Student volunteers make a difference

10-23-2006

Last week, the Associated Press carried an article describing how volunteerism is on the rise among college students, and currently stands at a rate more than double that of other volunteers.

I suspect that might surprise a lot of people elsewhere, but not here. The whole idea of giving something back to the community is woven into the fabric of Michigan State, and has been since its founding.

This morning’s State News highlights some recent efforts. There was the annual “Into the Streets” event, sponsored by MSU’s Center for Service-Learning and Civic Engagement, which included some 14 different projects around the Lansing area, and the Red Cedar Cleanup, held every fall and spring by the Fisheries & Wildlife Club and other organizations, to remove trash and debris from the river and its banks.

As is appropriate, as MSU transforms its land-grant mission to world-grant, our students’ volunteer efforts extend past the boundaries of our campus and around the world.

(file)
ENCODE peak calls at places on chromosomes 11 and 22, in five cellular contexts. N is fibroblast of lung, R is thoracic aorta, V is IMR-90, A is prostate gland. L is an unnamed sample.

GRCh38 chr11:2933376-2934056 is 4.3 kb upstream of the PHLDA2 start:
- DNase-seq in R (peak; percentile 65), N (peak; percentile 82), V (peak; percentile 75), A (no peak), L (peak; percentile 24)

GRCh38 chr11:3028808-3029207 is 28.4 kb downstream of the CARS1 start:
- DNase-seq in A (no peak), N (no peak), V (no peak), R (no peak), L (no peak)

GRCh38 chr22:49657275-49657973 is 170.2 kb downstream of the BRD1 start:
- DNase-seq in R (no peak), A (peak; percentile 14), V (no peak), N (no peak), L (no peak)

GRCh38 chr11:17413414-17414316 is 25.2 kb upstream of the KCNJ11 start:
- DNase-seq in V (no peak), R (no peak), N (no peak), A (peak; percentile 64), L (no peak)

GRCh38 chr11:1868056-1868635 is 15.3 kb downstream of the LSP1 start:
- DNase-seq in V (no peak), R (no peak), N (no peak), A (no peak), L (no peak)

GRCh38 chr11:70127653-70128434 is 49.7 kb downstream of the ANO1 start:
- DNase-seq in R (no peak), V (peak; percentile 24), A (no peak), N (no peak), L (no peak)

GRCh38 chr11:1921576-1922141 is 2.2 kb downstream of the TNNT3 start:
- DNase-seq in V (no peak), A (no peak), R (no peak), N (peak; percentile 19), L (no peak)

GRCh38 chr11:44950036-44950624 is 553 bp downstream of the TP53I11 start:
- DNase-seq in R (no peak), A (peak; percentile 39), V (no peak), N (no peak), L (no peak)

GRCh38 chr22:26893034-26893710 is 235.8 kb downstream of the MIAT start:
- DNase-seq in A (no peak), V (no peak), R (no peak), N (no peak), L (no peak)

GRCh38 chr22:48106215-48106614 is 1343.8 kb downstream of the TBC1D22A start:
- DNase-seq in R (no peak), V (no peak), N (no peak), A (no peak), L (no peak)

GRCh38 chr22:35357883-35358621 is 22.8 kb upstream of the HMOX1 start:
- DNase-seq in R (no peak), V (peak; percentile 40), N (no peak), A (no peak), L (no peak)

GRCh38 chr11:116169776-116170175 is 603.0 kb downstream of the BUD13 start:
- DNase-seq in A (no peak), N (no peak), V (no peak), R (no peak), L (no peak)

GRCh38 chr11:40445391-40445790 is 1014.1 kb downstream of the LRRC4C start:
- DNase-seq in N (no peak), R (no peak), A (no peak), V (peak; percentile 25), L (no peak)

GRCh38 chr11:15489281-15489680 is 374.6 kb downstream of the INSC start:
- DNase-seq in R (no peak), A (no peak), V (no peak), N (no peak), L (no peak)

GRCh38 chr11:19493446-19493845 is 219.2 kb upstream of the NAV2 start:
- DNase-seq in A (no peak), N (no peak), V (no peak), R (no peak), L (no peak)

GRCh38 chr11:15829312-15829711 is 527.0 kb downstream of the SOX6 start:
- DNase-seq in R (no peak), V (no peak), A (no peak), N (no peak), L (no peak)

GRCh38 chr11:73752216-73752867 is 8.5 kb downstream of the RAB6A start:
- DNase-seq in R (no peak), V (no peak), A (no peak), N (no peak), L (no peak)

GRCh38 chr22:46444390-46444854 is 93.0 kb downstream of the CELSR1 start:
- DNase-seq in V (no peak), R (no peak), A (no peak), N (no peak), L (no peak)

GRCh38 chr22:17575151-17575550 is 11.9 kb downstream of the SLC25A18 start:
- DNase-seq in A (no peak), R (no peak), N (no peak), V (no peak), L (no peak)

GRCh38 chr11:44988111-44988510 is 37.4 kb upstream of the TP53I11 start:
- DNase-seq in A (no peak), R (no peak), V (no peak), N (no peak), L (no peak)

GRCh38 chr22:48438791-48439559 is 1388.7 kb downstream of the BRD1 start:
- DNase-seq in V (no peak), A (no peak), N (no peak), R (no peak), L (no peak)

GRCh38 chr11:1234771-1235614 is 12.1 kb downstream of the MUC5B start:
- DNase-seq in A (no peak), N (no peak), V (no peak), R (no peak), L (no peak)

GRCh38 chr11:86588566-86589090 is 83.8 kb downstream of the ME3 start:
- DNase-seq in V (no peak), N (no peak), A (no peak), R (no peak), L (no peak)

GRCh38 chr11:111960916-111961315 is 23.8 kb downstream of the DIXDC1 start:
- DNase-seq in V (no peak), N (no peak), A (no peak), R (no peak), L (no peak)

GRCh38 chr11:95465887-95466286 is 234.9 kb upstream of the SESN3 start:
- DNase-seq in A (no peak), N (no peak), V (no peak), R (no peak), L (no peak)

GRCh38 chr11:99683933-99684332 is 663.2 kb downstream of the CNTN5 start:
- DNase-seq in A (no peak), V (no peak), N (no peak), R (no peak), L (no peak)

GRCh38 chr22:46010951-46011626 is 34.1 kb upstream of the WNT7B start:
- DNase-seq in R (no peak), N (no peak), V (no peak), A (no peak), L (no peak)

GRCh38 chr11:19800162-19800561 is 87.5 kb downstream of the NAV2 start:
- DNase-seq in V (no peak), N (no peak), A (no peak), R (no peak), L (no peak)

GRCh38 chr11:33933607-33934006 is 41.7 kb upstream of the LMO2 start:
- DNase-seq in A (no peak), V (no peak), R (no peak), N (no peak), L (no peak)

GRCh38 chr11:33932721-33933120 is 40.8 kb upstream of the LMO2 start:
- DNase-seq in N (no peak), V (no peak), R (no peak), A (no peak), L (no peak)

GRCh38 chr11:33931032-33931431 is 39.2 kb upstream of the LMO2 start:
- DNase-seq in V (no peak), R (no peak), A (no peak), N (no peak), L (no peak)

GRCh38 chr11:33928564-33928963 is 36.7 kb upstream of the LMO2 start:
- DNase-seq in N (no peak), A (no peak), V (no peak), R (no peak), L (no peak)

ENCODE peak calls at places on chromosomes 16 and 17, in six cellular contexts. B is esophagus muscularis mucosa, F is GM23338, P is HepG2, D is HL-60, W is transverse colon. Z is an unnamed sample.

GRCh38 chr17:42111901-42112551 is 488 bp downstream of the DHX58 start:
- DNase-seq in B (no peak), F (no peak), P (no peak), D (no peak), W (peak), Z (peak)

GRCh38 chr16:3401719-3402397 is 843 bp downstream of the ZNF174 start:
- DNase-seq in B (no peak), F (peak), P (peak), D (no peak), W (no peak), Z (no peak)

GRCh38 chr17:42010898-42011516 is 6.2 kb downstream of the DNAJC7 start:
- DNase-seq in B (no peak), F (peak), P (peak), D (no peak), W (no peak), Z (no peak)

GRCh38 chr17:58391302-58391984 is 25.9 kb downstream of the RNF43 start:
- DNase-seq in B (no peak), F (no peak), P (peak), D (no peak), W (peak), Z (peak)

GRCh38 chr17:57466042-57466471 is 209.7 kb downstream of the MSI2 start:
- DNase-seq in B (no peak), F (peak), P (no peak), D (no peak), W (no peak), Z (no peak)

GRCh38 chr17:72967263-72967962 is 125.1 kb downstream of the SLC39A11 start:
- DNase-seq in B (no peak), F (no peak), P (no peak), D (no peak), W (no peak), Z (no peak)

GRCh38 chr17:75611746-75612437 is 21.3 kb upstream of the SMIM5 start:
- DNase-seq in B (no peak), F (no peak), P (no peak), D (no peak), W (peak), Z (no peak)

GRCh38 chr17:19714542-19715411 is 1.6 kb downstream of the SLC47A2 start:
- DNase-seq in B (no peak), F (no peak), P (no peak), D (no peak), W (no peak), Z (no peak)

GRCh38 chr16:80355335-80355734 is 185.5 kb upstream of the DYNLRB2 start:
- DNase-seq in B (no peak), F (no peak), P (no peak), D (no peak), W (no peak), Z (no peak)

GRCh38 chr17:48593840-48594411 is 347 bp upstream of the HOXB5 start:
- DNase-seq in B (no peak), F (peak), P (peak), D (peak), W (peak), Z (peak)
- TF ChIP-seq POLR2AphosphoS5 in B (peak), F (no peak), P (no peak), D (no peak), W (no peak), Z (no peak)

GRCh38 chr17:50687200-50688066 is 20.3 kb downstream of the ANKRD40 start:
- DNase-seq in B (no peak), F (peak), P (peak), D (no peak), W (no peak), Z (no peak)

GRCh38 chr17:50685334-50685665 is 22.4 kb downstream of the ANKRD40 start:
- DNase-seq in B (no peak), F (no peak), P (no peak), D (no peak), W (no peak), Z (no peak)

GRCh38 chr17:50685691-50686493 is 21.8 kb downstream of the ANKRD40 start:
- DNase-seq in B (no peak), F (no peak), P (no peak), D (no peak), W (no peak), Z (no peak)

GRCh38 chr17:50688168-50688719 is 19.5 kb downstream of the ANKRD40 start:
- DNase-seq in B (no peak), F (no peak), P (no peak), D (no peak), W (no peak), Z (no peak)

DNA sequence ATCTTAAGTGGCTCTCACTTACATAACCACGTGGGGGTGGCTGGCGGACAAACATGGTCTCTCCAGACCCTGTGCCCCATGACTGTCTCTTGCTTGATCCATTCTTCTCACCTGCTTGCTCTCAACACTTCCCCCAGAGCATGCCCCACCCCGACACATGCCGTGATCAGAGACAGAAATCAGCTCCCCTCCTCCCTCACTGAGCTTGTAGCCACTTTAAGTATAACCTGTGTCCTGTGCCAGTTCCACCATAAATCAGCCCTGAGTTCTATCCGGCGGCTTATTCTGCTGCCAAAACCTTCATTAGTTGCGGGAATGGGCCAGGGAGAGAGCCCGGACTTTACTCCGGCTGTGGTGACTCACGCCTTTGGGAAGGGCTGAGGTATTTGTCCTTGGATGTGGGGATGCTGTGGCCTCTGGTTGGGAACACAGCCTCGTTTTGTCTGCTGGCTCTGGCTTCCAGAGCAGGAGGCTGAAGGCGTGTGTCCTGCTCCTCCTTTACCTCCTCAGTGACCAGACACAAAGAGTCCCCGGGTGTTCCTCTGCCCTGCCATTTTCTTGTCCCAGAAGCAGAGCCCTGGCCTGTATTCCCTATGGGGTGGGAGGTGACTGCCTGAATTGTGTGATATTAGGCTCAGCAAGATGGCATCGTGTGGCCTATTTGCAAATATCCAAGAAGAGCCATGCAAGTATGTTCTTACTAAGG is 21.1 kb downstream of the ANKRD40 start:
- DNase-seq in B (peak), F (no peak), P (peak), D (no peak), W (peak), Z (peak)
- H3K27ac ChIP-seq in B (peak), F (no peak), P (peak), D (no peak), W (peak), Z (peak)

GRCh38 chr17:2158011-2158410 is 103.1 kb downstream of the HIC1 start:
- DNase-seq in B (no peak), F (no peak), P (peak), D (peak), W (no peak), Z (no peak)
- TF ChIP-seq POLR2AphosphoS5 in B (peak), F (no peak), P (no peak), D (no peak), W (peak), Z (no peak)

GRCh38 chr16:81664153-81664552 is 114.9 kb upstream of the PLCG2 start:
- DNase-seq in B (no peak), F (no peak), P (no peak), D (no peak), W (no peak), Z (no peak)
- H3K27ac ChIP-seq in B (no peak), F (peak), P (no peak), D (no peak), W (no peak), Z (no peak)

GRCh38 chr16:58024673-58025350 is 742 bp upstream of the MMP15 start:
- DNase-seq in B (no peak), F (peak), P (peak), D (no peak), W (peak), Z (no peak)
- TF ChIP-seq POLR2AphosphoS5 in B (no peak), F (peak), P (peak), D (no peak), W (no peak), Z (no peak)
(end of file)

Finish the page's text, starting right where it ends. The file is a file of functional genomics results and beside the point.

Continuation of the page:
An excellent example announced earlier this month involved two MSU urban and regional planning students—Ryan Cook and Scott Pitera—working in close collaboration with community mentors in Mayo Abbey Parish Community in Ireland. Their project, part of an MSU Study Abroad program, won first place in the small village category of the all-Ireland Pride of Place Competition.

Michigan State is a founding member and continuing supporter of LATTICE (Linking All Types of Teachers for International Cross-cultural Education), an international education partnership in mid-Michigan that links six school districts with international graduate students and scholars.

Local students volunteer to help welcome new international students at fall orientation, helping to make MSU a welcoming environment.

And MSU’s annual Global Festival on November 19th is built entirely around international students who volunteer their time to share their culture and talents with the local community.

At times of national and international need MSU students have risen to the challenge and organized relief efforts. In fact, our response to Hurricane Katrina earned MSU recognition “With Distinction for Hurricane Relief Service” in the first-ever President’s Higher Education Community Service Honor Roll program.

John Hannah said that being able to contribute to helping people live more satisfying lives, “is probably the most meaningful of life’s satisfactions.” Today I ask each of you to ask yourselves, “How am I going to be part of that?”

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